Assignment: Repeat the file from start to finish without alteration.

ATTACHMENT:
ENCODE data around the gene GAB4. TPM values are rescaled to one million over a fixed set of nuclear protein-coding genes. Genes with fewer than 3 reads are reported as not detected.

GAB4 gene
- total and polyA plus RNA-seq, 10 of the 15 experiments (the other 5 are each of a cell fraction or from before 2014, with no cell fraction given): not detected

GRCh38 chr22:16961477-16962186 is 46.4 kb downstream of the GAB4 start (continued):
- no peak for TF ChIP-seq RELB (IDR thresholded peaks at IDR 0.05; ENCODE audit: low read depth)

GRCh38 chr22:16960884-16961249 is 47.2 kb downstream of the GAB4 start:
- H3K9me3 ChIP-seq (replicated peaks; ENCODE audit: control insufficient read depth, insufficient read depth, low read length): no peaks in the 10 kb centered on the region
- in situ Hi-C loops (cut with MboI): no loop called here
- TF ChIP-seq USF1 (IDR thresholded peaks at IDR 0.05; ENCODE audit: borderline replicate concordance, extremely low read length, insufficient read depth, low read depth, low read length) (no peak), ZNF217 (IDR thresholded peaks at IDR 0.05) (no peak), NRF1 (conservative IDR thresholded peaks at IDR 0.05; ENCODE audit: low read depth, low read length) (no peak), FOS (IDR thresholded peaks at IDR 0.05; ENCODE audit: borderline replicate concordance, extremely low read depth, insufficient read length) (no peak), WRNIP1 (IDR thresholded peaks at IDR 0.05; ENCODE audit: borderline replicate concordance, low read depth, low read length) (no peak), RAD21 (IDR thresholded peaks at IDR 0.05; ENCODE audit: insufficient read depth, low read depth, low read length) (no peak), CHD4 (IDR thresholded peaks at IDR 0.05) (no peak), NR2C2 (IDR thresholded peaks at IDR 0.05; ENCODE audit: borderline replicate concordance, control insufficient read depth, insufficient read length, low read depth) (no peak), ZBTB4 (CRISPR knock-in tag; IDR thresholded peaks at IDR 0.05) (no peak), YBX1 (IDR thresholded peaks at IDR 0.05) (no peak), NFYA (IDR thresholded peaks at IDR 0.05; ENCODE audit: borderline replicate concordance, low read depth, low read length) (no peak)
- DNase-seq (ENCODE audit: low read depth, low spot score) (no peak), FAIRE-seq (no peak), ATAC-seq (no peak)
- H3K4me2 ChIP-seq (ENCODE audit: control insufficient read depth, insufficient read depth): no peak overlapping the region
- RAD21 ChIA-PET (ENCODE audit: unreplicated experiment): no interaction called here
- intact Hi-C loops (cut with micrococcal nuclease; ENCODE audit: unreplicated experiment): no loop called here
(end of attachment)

ENCODE data around the gene GAB4. TPM values are rescaled to one million over a fixed set of nuclear protein-coding genes. Genes with fewer than 3 reads are reported as not detected.

GAB4 gene
- total and polyA plus RNA-seq, 10 of the 15 experiments (the other 5 are each of a cell fraction or from before 2014, with no cell fraction given): not detected

GRCh38 chr22:16961477-16962186 is 46.4 kb downstream of the GAB4 start (continued):
- no peak for TF ChIP-seq RELB (IDR thresholded peaks at IDR 0.05; ENCODE audit: low read depth)

GRCh38 chr22:16960884-16961249 is 47.2 kb downstream of the GAB4 start:
- H3K9me3 ChIP-seq (replicated peaks; ENCODE audit: control insufficient read depth, insufficient read depth, low read length): no peaks in the 10 kb centered on the region
- in situ Hi-C loops (cut with MboI): no loop called here
- TF ChIP-seq USF1 (IDR thresholded peaks at IDR 0.05; ENCODE audit: borderline replicate concordance, extremely low read length, insufficient read depth, low read depth, low read length) (no peak), ZNF217 (IDR thresholded peaks at IDR 0.05) (no peak), NRF1 (conservative IDR thresholded peaks at IDR 0.05; ENCODE audit: low read depth, low read length) (no peak), FOS (IDR thresholded peaks at IDR 0.05; ENCODE audit: borderline replicate concordance, extremely low read depth, insufficient read length) (no peak), WRNIP1 (IDR thresholded peaks at IDR 0.05; ENCODE audit: borderline replicate concordance, low read depth, low read length) (no peak), RAD21 (IDR thresholded peaks at IDR 0.05; ENCODE audit: insufficient read depth, low read depth, low read length) (no peak), CHD4 (IDR thresholded peaks at IDR 0.05) (no peak), NR2C2 (IDR thresholded peaks at IDR 0.05; ENCODE audit: borderline replicate concordance, control insufficient read depth, insufficient read length, low read depth) (no peak), ZBTB4 (CRISPR knock-in tag; IDR thresholded peaks at IDR 0.05) (no peak), YBX1 (IDR thresholded peaks at IDR 0.05) (no peak), NFYA (IDR thresholded peaks at IDR 0.05; ENCODE audit: borderline replicate concordance, low read depth, low read length) (no peak)
- DNase-seq (ENCODE audit: low read depth, low spot score) (no peak), FAIRE-seq (no peak), ATAC-seq (no peak)
- H3K4me2 ChIP-seq (ENCODE audit: control insufficient read depth, insufficient read depth): no peak overlapping the region
- RAD21 ChIA-PET (ENCODE audit: unreplicated experiment): no interaction called here
- intact Hi-C loops (cut with micrococcal nuclease; ENCODE audit: unreplicated experiment): no loop called here